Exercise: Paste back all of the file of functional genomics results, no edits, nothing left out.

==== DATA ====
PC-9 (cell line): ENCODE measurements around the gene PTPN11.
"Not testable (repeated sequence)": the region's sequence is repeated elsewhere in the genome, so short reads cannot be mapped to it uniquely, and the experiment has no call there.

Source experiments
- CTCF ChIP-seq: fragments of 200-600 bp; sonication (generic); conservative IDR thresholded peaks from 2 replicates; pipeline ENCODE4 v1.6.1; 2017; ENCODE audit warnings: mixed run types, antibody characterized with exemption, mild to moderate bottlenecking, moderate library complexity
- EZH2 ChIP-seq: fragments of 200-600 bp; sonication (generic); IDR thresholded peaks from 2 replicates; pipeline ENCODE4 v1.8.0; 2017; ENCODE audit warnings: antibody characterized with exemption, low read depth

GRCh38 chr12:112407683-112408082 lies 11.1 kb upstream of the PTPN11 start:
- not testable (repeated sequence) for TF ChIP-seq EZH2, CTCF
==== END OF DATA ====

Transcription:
PC-9 (cell line): ENCODE measurements around the gene PTPN11.
"Not testable (repeated sequence)": the region's sequence is repeated elsewhere in the genome, so short reads cannot be mapped to it uniquely, and the experiment has no call there.

Source experiments
- CTCF ChIP-seq: fragments of 200-600 bp; sonication (generic); conservative IDR thresholded peaks from 2 replicates; pipeline ENCODE4 v1.6.1; 2017; ENCODE audit warnings: mixed run types, antibody characterized with exemption, mild to moderate bottlenecking, moderate library complexity
- EZH2 ChIP-seq: fragments of 200-600 bp; sonication (generic); IDR thresholded peaks from 2 replicates; pipeline ENCODE4 v1.8.0; 2017; ENCODE audit warnings: antibody characterized with exemption, low read depth

GRCh38 chr12:112407683-112408082 lies 11.1 kb upstream of the PTPN11 start:
- not testable (repeated sequence) for TF ChIP-seq EZH2, CTCF